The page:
Disable MAC Filtering – If only some of your devices can’t connect to Wi-Fi, there’s a chance that they have been blocked (accidentally or on purpose) from accessing Wi-Fi. If you’re not the admin, find the Wi-Fi admin and ask him to check MAC Filtering rules and unblock your devices. If you are the admin, log in to your router, find your MAC Filtering rules (aka Access Control), and check if devices are blocked or not.
You might wonder why only some of your devices connect to Wi-Fi but not others. Logically, your other devices that cannot join the Wi-Fi network are having issues. However, if you have gone through the entire article, you know that is not always the case.
This article shows how to fix your devices if they can’t connect to Wi-Fi. In addition, if your devices still cannot connect, you will have to troubleshoot your Wi-Fi network and fix Wi-Fi network issues.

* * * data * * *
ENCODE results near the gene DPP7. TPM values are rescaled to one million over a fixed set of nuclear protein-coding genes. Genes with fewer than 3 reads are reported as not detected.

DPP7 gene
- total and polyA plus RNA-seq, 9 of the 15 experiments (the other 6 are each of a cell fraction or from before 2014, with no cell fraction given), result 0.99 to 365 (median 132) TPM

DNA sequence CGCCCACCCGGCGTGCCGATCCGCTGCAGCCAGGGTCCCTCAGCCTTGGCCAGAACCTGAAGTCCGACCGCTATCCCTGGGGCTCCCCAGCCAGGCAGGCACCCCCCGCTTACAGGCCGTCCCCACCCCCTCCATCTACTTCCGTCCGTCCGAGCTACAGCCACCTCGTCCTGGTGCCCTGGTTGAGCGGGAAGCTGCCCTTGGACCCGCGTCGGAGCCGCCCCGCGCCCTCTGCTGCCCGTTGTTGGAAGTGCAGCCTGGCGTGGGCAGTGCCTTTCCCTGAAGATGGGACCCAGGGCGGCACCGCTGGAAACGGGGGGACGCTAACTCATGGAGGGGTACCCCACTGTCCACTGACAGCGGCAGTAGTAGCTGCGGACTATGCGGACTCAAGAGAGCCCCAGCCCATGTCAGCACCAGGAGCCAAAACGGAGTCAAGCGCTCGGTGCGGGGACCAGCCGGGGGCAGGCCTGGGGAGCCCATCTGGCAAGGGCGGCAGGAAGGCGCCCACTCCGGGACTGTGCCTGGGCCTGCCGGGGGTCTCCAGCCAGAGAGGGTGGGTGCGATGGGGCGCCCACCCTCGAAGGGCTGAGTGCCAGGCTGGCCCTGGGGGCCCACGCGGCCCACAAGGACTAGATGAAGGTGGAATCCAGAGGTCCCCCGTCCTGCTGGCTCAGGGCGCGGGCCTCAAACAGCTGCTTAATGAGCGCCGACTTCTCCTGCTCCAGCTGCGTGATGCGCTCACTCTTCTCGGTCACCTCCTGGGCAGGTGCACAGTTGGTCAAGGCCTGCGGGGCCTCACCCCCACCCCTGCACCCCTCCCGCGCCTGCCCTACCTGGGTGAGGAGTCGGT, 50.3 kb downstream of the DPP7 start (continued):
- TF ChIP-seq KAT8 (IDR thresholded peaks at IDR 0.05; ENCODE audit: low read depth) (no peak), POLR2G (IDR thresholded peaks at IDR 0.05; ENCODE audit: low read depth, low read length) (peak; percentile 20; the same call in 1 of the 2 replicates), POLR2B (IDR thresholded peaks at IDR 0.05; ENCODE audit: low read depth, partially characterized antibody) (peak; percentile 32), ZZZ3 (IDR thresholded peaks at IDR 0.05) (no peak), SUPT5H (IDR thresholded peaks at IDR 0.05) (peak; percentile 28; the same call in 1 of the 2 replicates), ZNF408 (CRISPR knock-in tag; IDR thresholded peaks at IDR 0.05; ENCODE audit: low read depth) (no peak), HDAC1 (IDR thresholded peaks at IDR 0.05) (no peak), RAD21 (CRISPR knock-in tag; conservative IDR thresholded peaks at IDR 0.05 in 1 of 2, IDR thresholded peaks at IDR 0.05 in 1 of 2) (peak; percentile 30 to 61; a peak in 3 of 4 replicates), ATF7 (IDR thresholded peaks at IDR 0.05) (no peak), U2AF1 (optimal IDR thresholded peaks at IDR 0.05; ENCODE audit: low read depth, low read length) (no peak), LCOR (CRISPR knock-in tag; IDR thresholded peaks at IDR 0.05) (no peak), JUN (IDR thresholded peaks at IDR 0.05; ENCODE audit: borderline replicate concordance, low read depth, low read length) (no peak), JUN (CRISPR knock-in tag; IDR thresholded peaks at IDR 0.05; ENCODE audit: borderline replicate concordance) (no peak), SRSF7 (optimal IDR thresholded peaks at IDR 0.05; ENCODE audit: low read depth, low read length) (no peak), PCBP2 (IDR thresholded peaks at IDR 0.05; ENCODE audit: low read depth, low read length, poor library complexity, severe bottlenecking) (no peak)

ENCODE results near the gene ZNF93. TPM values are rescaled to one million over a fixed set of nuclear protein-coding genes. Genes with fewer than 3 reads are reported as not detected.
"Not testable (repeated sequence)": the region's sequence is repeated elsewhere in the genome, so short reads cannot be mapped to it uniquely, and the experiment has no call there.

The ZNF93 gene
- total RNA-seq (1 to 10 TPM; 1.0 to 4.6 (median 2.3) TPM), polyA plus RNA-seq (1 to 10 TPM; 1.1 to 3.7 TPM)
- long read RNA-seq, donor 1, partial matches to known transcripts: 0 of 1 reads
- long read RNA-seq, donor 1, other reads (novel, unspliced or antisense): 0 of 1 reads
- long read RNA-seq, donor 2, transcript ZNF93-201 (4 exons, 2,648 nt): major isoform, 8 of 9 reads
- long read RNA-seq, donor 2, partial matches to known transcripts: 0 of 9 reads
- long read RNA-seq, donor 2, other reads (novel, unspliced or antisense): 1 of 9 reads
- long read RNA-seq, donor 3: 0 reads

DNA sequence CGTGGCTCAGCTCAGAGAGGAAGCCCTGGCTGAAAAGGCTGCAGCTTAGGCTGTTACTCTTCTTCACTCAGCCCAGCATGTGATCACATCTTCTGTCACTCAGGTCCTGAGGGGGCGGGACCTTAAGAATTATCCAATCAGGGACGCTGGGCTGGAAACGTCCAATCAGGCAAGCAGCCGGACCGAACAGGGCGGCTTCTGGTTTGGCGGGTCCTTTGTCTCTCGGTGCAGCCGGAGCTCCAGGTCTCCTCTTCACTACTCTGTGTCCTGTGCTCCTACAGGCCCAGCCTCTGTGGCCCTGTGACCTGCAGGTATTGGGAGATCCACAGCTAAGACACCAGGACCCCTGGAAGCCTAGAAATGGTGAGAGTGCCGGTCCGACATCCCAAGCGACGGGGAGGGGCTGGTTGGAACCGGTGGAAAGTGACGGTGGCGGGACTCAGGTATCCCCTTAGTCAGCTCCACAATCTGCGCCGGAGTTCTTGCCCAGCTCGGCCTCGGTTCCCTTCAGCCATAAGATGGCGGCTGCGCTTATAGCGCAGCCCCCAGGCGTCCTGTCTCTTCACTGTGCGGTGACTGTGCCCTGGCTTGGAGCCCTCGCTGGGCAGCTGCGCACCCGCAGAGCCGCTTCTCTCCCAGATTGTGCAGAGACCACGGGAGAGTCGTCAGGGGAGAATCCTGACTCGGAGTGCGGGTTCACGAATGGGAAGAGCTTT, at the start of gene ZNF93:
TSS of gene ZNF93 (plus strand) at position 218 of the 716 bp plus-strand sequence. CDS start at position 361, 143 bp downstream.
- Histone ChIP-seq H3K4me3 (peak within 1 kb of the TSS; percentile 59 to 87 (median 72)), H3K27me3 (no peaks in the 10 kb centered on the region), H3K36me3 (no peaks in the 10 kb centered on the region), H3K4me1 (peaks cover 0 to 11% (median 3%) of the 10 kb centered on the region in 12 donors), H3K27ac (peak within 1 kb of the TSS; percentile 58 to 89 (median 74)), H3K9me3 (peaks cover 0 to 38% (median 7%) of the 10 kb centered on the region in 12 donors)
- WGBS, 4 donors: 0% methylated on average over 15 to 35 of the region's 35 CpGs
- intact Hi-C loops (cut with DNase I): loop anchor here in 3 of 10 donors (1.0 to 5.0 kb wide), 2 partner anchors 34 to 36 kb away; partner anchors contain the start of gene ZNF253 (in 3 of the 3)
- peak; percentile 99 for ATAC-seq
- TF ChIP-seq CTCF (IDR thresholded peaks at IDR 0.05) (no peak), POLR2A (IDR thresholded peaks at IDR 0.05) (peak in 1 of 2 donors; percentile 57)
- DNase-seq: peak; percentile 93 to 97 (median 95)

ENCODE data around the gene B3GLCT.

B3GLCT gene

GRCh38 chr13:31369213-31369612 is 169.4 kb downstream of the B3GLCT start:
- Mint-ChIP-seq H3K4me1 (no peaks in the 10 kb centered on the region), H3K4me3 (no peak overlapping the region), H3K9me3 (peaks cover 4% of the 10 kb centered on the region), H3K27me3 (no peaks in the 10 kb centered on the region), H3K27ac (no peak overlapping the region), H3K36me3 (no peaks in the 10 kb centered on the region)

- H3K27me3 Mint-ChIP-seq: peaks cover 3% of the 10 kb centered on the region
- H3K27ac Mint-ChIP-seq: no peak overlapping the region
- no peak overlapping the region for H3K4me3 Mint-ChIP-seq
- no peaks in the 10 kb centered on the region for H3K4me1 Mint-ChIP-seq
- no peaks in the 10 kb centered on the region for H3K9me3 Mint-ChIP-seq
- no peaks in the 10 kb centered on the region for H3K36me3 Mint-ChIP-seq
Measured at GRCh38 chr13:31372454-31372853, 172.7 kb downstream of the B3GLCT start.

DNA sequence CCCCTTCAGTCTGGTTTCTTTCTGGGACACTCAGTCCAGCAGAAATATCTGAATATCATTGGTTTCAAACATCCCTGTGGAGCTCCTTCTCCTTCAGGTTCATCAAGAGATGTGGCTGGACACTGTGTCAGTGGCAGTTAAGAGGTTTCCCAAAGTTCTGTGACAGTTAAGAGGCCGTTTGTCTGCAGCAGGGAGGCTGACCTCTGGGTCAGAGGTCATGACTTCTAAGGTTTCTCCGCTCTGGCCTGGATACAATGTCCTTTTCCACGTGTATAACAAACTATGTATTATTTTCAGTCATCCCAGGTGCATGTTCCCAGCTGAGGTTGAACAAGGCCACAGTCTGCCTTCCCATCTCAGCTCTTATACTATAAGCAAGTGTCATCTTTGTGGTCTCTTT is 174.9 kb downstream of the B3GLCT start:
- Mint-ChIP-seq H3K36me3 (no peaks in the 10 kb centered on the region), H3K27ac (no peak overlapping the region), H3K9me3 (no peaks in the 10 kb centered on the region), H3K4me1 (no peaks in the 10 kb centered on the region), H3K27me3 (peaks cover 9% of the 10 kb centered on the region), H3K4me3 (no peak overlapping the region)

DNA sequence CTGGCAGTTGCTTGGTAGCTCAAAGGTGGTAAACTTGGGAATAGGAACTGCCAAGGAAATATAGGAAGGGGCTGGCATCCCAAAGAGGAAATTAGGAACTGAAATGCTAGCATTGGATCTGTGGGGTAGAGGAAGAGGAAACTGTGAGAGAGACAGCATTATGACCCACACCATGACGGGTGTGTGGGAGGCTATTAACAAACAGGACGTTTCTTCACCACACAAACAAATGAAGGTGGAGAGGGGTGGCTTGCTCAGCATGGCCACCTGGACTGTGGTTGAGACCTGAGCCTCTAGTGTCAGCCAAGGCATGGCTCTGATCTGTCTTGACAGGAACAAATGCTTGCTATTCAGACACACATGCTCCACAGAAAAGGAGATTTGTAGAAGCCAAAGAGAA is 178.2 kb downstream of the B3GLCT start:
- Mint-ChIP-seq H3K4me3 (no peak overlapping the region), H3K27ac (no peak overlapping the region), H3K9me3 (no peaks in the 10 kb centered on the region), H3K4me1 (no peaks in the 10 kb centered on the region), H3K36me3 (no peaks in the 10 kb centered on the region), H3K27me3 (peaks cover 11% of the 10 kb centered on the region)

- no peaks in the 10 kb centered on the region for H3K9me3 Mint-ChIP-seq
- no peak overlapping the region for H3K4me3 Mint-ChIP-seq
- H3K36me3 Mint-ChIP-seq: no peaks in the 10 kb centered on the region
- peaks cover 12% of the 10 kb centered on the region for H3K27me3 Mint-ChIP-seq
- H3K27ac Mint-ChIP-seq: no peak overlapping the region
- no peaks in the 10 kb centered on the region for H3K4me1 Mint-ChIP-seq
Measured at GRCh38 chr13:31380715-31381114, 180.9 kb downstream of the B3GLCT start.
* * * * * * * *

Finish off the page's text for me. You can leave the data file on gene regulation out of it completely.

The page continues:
Hey, I’m Jeremy Clifford. I hold a bachelor’s degree in information systems, and I’m a certified network specialist. I worked for several internet providers in LA, San Francisco, Sacramento, and Seattle over the past 21 years.
I worked as a customer service operator, field technician, network engineer, and network specialist. During my career in networking, I’ve come across numerous modems, gateways, routers, and other networking hardware. I’ve installed network equipment, fixed it, designed and administrated networks, etc.
Networking is my passion, and I’m eager to share everything I know with you. On this website, you can read my modem and router reviews, as well as various how-to guides designed to help you solve your network problems. I want to liberate you from the fear that most users feel when they have to deal with modem and router settings.
My favorite free-time activities are gaming, movie-watching, and cooking. I also enjoy fishing, although I’m not good at it. What I’m good at is annoying David when we are fishing together. Apparently, you’re not supposed to talk or laugh while fishing – it scares the fishes.